Bordeaux Gets into the Game.
The 1896 motorsport season began with a couple relatively minor races out of Bordeaux, France. Admittedly, Gerald Rose’s tome, cited below, is my only source for these races.
In short, the excitement of being the destination of the major 1895 city to city race led some interested folks in Bordeaux to organize a couple of their own races.
April 26, 1896: Bordeaux to Langon.
This was a relatively short race of 28.75 miles. Six cars finished the race, which was won by a Mr. Bord; however, accurate times for this race have been lost to history.
Another driver, by the name of Marly, drove into a house. However, as noted by Mr. Rose, the accident was not that bad as he still finished the race in fourth place.
There was a dinner at the end of the race. Clearly, there must have been some excitement over the success of the event, because they decided there and then to organize another–longer–race for May 24th and 25th of that year.
May 24-25, 1896: Bordeaux to Agen to Bordeaux.
Day one was the race from Bordeaux to Agen. The second day was the return trip. The total race totaled somewhere in the neighborhood of 170 miles (171.25 according to Rose).For whatever reason, the race was only open to folks who had possessed cars before January 1, 1896. This seems to be an odd, and possibly elitist rule; however, it had the effect of curtailing the number of entries.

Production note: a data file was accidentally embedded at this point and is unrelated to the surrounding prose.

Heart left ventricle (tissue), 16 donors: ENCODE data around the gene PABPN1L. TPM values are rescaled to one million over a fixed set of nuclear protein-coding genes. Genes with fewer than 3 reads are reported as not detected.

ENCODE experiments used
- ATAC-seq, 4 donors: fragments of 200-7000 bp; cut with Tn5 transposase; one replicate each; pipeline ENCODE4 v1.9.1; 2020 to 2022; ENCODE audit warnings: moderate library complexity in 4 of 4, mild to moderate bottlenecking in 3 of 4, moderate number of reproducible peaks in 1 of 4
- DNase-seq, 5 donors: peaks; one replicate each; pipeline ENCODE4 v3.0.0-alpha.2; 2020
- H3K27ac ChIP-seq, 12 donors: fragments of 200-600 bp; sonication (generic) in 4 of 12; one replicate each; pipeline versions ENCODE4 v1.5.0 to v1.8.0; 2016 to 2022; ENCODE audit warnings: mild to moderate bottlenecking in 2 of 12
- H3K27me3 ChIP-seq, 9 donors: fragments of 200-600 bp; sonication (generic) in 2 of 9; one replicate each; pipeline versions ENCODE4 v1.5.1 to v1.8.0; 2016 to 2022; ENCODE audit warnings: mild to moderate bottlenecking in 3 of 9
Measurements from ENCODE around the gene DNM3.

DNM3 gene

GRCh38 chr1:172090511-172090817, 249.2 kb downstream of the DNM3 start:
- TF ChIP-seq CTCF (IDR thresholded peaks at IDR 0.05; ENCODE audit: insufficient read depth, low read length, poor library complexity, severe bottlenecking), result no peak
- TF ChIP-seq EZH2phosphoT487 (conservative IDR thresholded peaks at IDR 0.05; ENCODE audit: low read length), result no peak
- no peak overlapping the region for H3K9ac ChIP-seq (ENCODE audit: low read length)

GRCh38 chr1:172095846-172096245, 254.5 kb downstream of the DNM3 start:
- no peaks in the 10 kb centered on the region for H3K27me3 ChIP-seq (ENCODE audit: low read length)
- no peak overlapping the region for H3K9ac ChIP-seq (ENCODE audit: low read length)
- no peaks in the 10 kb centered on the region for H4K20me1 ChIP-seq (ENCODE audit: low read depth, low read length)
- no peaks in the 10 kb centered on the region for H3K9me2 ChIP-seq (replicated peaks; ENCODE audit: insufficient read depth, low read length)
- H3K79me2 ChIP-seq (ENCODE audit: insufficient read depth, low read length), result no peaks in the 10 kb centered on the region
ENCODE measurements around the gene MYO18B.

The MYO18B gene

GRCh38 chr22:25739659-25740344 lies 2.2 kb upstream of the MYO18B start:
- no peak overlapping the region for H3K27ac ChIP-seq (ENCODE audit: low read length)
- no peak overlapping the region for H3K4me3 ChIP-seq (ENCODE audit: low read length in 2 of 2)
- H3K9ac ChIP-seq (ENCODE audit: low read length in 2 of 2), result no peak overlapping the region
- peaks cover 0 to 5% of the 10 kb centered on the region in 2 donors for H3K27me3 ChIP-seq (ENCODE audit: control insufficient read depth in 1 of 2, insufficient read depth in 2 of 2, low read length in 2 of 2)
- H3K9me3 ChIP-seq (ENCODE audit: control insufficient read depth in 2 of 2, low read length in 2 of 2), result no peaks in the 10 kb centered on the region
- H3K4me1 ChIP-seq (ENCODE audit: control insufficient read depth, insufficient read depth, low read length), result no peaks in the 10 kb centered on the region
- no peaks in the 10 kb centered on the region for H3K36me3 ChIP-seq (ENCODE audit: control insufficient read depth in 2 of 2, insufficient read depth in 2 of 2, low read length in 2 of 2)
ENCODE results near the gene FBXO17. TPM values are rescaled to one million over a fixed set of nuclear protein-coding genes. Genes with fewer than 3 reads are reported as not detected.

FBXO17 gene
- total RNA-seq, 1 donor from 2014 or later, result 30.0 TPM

Like many of the early races, there were far fewer starters than entrants. Of the 30 cars entered, only seven made it to the starting line. There were three Peugeots, two Panhard et Levassors, a Hildebrand-Wolfmüller, and a De Dion. One Mr. Bousquet was the first to reach Agen, the midpoint of the race. On the second day, he was also the first to get back home to Bordeaux. Thus, Mr. Bousquet won.
This race did not receive the attention that the Bordeaux organizers had hoped for, primarily because the race occurred at the same time as another, much more popular event: the Bordeaux to Paris bicycle race.
A Cosmopolitan Failure.
The magazine “Cosmopolitan” (which it turns out is a much older publication than I had ever expected), organized a race in New York City for May 30, 1896. Again, according to Gerald Rose, the race was a “complete fiasco.”
There were only six cars entered for the tour around through Central Park and through New York City. Only one car, a Duryea, managed to complete the course. The race was such a failure that Rose opines it “seriously damaged” the reputation and future of the self-propelled vehicle in France.
I find these early races fascinating because you can literally see the foundation and future of motorsport being figured out by a few interested groups of people. I cannot help but wonder if they knew the destiny that motorsport would end up having world-wide? Were they cognizant of the virtual certainty of the cars’ future as the dominant mode of transportation (at least in America)?
I also have a sense of regret that these early races are disappearing into the darkness of history. Motorsport is inherently a forward-looking sport. It is always looking for new technology and new drivers to be ultimately quickest. In this regard, motorsport is a cruel friend to history. I find this quite sad. And so, perhaps in some humble way, Project GPevolved can bring a bit of forgotten history into the light again.
/ Travis Turner of GPevolved.com
Source: Gerald Rose, A Record of Motor Racing: 1894 – 1908 (1949).